Every time I pass by the site of the demolished Saint Mary’s on the Hill and Guild Hall (vendita viagra citrato take a trip back) I can’t help but think how we could have saved at least part of the church. Unfortunately now all we have is a shovel ready site. Looking back at the mess that Buffalo politics (with its hands always “tied”) caused, and witnessing City officials who had no clue how to fix the telltale problems early on, we can only wonder what would have happened if we there had been an architecturally progressive administration in place to stop the madness.
Moments ago a friend of mine sent me a link to Cool Hunter, a website that explores all things “cool”. In the segment called viagra purchase no prescription Old and New Again
, we see a series of historic buildings that have not only been rescued from the recking ball, they have also been retrofitted with modern additions in order to accomplish the goal of staying current and practical while respecting original architectural features. Some may say that these examples only bastardize the historic structures, but given the circumstance that many of Buffalo’s buildings face, this route is a hell of a lot better than total demolition.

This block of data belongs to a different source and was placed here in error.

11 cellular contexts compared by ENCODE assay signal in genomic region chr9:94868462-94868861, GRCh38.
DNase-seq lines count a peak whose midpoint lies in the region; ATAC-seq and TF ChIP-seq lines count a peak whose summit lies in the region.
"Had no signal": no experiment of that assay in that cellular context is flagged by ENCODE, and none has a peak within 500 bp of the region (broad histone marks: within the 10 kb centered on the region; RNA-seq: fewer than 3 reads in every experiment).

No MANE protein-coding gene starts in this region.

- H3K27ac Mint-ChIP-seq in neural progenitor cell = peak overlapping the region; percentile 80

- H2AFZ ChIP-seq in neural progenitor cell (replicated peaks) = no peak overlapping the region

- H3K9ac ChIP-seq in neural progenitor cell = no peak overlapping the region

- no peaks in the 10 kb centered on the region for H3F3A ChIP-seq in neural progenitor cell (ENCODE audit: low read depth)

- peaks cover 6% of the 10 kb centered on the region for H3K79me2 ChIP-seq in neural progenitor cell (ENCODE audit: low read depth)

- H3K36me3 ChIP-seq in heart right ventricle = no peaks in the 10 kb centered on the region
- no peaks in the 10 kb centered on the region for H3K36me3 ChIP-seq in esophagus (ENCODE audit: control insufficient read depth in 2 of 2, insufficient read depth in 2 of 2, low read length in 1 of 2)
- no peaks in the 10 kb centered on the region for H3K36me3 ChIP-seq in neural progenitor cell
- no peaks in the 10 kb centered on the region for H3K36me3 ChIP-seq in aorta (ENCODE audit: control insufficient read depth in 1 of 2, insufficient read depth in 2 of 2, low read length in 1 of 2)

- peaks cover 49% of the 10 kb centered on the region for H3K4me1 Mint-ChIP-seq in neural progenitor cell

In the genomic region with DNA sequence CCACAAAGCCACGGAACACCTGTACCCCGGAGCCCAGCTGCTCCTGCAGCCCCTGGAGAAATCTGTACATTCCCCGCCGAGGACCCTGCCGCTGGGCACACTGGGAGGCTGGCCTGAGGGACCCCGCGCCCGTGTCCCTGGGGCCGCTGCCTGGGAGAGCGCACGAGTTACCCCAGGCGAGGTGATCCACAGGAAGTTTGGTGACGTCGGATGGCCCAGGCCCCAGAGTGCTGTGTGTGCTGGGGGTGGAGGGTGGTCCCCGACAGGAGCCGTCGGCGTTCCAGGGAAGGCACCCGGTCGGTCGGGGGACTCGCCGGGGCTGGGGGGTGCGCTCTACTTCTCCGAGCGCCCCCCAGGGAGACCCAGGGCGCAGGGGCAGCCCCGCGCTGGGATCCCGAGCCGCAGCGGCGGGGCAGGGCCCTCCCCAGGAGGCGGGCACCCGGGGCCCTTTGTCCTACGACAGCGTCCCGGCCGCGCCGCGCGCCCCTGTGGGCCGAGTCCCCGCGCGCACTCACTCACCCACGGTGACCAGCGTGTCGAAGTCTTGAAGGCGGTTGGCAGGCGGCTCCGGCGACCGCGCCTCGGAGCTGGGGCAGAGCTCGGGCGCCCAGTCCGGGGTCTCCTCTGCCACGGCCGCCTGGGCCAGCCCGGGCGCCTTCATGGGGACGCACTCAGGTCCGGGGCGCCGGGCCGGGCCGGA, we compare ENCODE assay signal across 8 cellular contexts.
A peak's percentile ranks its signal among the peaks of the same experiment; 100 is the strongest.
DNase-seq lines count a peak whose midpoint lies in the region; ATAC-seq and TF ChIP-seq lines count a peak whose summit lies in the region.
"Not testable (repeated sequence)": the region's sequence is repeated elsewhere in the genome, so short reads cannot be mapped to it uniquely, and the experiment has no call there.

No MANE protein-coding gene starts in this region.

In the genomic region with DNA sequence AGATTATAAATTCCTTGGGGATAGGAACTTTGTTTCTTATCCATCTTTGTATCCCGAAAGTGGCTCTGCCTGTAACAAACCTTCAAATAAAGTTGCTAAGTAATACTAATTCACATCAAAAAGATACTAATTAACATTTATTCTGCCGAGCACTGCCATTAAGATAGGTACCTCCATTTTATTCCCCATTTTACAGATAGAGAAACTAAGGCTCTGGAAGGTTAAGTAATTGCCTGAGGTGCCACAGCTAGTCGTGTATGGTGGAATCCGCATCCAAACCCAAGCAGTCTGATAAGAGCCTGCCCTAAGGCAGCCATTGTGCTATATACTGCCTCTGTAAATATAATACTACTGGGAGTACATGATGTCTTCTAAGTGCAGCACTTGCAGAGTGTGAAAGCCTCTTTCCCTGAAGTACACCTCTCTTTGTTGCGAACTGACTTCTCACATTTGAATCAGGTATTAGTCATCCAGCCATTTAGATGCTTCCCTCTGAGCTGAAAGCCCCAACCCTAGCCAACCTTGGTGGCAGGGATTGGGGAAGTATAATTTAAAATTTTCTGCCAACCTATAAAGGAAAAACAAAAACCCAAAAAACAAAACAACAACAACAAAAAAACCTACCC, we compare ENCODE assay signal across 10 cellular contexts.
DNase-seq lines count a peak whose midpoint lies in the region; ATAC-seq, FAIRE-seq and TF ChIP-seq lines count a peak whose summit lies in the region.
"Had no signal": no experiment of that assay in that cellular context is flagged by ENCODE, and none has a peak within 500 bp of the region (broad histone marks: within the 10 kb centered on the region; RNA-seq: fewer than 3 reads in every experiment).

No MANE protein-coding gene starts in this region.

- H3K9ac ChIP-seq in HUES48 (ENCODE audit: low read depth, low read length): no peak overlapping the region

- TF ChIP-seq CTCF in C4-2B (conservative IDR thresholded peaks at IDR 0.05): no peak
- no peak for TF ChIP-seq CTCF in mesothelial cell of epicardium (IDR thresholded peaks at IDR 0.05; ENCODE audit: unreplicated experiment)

Using the intact design elements of the former Saint Mary’s on the Hill and Guild Hall, we could have seen a project unfold that would have been inspirational to the community. Guild Hall should be standing to this day. So should the walls of the church. With the bones of the two, a forward-thinking architectural firm could have built something great. Instead we have a depressing shovel ready corner lot in a historic neighborhood that is on the brink of coming back.
The next time we contemplate destroying our heritage, let’s not line the pockets of the demolition crew. Rather, let’s take a lesson from our ancestors who built this city to be a world class destination. It’s not an impossible dream, as we can see from these images.
Image 1 – Refurbishment of west tower in Huesca City, Spain
Image 2 – Shoreham Street, Sheffield, UK